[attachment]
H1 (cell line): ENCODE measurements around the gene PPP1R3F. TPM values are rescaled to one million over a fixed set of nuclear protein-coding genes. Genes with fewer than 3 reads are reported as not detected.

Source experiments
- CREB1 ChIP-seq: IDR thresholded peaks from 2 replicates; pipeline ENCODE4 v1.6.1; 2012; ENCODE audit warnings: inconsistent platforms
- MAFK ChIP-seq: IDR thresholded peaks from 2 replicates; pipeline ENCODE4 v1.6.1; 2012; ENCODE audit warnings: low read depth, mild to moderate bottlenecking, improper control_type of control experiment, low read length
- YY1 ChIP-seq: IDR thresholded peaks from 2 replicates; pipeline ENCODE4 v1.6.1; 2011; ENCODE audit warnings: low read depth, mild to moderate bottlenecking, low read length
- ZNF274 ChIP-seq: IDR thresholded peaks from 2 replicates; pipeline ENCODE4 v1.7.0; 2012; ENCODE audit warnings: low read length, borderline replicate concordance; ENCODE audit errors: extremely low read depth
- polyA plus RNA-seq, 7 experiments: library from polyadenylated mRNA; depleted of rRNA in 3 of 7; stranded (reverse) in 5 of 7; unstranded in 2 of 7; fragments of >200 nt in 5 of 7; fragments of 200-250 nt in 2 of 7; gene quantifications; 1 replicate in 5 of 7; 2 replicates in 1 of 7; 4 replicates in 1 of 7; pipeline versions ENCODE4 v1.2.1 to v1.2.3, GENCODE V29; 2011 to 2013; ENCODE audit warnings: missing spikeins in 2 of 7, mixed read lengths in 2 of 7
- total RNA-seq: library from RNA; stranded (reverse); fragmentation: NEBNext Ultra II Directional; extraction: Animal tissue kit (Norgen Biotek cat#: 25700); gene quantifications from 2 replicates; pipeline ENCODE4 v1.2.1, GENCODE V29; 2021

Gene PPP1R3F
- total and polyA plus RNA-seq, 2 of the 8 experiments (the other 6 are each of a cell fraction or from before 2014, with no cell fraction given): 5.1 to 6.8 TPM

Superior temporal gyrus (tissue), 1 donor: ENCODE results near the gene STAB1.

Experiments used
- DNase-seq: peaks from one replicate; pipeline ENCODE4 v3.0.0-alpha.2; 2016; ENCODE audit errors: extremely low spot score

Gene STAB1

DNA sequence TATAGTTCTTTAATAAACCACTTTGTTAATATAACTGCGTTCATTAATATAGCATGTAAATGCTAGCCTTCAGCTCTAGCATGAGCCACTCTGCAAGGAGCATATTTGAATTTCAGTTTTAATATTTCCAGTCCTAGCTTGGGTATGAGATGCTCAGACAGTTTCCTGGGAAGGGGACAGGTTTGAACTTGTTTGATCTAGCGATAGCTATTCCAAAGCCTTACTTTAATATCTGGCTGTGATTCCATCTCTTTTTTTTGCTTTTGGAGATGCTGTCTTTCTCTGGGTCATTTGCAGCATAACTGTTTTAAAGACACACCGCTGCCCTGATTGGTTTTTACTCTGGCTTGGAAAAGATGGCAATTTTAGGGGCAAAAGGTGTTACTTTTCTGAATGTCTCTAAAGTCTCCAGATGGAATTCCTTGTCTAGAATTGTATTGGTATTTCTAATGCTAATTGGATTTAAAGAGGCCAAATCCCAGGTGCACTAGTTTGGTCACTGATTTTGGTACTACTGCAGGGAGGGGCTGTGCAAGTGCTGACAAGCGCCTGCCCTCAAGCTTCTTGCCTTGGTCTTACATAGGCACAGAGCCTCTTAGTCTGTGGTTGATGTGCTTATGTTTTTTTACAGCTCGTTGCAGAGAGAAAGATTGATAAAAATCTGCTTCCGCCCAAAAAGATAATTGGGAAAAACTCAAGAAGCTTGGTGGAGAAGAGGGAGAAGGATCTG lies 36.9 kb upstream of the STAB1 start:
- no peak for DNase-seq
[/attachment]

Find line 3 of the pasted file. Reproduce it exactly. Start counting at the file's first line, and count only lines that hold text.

- CREB1 ChIP-seq: IDR thresholded peaks from 2 replicates; pipeline ENCODE4 v1.6.1; 2012; ENCODE audit warnings: inconsistent platforms